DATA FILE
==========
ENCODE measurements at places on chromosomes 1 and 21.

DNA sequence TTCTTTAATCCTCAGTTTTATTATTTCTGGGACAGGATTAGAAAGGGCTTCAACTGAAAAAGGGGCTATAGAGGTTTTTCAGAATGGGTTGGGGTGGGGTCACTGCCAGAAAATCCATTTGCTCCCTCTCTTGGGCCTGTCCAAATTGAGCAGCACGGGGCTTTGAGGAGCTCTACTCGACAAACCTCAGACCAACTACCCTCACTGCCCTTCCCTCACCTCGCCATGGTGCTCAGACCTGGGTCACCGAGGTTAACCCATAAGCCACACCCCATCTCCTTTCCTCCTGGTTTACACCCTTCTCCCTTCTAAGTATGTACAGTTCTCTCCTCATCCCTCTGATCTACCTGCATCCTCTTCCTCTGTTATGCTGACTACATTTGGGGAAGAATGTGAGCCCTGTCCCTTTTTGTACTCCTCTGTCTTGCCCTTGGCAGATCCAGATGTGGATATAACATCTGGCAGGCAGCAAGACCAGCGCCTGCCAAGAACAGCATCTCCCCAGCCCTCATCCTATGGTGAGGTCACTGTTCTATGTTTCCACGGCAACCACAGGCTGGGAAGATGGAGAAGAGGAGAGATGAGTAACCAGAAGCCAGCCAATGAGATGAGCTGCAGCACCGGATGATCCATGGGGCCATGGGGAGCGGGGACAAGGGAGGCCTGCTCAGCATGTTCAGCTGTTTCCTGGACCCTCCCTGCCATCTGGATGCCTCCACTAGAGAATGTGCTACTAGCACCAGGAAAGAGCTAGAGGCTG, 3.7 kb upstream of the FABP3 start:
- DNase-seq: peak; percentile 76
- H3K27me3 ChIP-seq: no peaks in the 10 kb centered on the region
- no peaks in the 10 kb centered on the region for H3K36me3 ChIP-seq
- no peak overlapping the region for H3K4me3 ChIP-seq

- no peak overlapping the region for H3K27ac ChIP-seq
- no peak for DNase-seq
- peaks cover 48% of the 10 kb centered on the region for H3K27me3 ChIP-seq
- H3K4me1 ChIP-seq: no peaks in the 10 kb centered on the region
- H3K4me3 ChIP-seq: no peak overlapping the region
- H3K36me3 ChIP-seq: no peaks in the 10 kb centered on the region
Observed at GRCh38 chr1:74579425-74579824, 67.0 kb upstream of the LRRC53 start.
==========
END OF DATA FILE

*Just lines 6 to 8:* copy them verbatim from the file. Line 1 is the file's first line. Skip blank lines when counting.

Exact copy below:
- no peak overlapping the region for H3K4me3 ChIP-seq

- no peak overlapping the region for H3K27ac ChIP-seq
- no peak for DNase-seq